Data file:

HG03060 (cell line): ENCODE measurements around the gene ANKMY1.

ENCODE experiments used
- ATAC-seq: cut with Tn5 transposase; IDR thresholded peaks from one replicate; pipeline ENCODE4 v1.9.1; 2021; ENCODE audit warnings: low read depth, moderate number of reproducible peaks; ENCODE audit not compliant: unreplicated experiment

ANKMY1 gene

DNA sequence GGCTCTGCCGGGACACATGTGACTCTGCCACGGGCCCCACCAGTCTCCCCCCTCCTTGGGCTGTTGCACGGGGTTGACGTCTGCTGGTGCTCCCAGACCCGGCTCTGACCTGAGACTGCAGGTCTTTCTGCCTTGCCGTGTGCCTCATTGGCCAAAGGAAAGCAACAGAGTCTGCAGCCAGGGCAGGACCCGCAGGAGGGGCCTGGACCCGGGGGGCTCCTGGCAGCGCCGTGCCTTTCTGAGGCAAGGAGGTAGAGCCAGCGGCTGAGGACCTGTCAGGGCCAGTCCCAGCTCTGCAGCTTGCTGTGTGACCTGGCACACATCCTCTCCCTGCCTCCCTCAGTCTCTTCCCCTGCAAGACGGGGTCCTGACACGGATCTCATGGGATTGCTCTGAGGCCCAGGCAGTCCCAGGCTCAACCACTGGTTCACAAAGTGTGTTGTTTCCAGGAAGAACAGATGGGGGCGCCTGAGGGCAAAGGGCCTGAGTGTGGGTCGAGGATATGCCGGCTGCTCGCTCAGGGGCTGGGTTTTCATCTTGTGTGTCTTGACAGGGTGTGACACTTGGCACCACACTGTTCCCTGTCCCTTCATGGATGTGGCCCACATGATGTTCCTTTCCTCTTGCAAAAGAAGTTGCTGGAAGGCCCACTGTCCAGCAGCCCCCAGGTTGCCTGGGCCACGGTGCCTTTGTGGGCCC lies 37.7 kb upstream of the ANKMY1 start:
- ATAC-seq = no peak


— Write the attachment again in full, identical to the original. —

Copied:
HG03060 (cell line): ENCODE measurements around the gene ANKMY1.

ENCODE experiments used
- ATAC-seq: cut with Tn5 transposase; IDR thresholded peaks from one replicate; pipeline ENCODE4 v1.9.1; 2021; ENCODE audit warnings: low read depth, moderate number of reproducible peaks; ENCODE audit not compliant: unreplicated experiment

ANKMY1 gene

DNA sequence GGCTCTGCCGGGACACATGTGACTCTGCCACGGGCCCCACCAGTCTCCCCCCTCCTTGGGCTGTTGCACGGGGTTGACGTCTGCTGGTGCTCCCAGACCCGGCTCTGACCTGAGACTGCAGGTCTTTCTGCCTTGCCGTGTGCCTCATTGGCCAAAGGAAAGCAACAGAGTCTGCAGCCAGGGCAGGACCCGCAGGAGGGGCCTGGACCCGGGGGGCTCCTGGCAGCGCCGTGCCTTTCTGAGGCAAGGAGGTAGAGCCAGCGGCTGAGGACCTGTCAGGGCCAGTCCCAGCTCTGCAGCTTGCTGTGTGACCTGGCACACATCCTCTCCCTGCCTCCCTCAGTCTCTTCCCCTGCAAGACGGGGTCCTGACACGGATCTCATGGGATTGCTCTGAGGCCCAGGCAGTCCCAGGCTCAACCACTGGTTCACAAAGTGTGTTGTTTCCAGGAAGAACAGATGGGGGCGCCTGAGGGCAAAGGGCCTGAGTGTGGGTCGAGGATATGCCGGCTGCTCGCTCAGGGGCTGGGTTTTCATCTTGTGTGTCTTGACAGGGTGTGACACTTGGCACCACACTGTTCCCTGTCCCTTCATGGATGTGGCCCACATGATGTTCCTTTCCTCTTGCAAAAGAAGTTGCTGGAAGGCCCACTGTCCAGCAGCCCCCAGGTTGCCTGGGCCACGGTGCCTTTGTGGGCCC lies 37.7 kb upstream of the ANKMY1 start:
- ATAC-seq = no peak